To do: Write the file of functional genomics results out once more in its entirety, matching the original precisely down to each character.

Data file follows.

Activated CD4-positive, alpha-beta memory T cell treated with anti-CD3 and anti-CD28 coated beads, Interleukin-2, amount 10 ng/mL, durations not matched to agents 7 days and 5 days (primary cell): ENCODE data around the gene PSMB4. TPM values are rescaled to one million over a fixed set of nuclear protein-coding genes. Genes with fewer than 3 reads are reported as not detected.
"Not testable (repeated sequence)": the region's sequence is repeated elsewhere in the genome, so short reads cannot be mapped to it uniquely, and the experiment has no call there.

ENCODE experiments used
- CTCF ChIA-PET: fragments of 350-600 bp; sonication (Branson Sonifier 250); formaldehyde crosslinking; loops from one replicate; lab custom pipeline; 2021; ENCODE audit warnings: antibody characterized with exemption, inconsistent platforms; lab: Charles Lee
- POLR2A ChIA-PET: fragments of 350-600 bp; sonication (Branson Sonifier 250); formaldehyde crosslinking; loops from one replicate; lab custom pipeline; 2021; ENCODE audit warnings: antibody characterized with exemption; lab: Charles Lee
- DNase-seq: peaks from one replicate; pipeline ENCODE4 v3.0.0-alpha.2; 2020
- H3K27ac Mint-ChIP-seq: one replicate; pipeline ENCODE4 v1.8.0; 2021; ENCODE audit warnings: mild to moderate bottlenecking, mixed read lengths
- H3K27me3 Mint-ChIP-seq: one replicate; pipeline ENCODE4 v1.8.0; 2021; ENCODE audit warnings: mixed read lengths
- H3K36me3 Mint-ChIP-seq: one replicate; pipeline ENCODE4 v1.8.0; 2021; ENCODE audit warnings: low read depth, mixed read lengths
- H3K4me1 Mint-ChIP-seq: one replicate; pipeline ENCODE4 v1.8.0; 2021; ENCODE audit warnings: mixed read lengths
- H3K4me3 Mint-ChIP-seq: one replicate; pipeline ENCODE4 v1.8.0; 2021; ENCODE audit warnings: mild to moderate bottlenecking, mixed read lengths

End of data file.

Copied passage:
Activated CD4-positive, alpha-beta memory T cell treated with anti-CD3 and anti-CD28 coated beads, Interleukin-2, amount 10 ng/mL, durations not matched to agents 7 days and 5 days (primary cell): ENCODE data around the gene PSMB4. TPM values are rescaled to one million over a fixed set of nuclear protein-coding genes. Genes with fewer than 3 reads are reported as not detected.
"Not testable (repeated sequence)": the region's sequence is repeated elsewhere in the genome, so short reads cannot be mapped to it uniquely, and the experiment has no call there.

ENCODE experiments used
- CTCF ChIA-PET: fragments of 350-600 bp; sonication (Branson Sonifier 250); formaldehyde crosslinking; loops from one replicate; lab custom pipeline; 2021; ENCODE audit warnings: antibody characterized with exemption, inconsistent platforms; lab: Charles Lee
- POLR2A ChIA-PET: fragments of 350-600 bp; sonication (Branson Sonifier 250); formaldehyde crosslinking; loops from one replicate; lab custom pipeline; 2021; ENCODE audit warnings: antibody characterized with exemption; lab: Charles Lee
- DNase-seq: peaks from one replicate; pipeline ENCODE4 v3.0.0-alpha.2; 2020
- H3K27ac Mint-ChIP-seq: one replicate; pipeline ENCODE4 v1.8.0; 2021; ENCODE audit warnings: mild to moderate bottlenecking, mixed read lengths
- H3K27me3 Mint-ChIP-seq: one replicate; pipeline ENCODE4 v1.8.0; 2021; ENCODE audit warnings: mixed read lengths
- H3K36me3 Mint-ChIP-seq: one replicate; pipeline ENCODE4 v1.8.0; 2021; ENCODE audit warnings: low read depth, mixed read lengths
- H3K4me1 Mint-ChIP-seq: one replicate; pipeline ENCODE4 v1.8.0; 2021; ENCODE audit warnings: mixed read lengths
- H3K4me3 Mint-ChIP-seq: one replicate; pipeline ENCODE4 v1.8.0; 2021; ENCODE audit warnings: mild to moderate bottlenecking, mixed read lengths